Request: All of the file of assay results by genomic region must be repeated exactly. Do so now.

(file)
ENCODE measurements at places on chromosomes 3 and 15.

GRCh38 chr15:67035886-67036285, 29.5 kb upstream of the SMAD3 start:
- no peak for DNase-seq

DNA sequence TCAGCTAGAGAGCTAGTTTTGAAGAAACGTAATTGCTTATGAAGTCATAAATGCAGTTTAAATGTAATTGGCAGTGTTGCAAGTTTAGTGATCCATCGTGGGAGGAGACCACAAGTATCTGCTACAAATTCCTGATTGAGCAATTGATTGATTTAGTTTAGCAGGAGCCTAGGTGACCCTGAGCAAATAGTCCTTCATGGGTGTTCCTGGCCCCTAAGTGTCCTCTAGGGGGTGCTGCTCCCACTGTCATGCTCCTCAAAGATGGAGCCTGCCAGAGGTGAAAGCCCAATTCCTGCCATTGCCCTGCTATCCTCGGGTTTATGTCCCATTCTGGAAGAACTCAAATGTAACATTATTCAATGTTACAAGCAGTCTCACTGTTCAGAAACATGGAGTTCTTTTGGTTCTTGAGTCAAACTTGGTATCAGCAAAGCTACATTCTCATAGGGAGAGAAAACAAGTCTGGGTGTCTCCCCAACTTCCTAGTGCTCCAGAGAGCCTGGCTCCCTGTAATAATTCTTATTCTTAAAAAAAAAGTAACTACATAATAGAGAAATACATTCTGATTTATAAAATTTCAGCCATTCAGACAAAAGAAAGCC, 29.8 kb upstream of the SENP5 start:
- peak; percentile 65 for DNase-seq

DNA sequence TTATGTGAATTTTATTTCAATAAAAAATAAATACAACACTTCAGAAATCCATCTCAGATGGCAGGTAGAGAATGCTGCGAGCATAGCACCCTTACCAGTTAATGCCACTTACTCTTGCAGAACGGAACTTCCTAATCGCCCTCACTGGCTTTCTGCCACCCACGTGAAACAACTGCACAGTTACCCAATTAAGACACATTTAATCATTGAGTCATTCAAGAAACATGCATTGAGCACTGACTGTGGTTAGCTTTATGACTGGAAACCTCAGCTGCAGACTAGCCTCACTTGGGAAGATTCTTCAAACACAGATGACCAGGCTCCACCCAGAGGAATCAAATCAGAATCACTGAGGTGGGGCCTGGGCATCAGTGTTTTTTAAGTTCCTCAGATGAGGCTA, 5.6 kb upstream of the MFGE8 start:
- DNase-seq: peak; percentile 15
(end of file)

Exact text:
ENCODE measurements at places on chromosomes 3 and 15.

GRCh38 chr15:67035886-67036285, 29.5 kb upstream of the SMAD3 start:
- no peak for DNase-seq

DNA sequence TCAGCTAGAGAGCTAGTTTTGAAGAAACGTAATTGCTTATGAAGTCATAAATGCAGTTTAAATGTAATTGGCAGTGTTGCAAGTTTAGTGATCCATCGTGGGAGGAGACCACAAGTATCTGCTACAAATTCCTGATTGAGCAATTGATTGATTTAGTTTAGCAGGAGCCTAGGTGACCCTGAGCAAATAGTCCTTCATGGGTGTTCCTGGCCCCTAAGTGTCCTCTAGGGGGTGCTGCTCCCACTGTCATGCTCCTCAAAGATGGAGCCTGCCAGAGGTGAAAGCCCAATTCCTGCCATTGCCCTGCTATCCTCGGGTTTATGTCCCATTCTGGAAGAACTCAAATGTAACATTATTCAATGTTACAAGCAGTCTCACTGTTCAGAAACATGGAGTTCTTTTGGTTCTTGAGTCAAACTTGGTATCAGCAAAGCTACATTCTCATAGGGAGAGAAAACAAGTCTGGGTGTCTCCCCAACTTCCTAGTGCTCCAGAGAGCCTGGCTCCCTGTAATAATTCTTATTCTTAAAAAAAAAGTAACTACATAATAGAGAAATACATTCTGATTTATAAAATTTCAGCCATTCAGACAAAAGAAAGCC, 29.8 kb upstream of the SENP5 start:
- peak; percentile 65 for DNase-seq

DNA sequence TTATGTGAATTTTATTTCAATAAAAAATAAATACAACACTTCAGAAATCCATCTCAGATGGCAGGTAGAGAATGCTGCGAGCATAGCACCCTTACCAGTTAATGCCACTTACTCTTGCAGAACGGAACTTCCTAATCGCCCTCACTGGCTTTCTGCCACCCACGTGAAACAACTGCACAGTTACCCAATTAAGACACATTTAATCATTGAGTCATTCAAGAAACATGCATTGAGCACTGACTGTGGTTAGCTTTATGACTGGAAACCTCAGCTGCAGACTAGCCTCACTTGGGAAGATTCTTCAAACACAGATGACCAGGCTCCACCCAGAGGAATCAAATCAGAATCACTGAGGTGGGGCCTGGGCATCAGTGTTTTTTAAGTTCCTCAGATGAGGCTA, 5.6 kb upstream of the MFGE8 start:
- DNase-seq: peak; percentile 15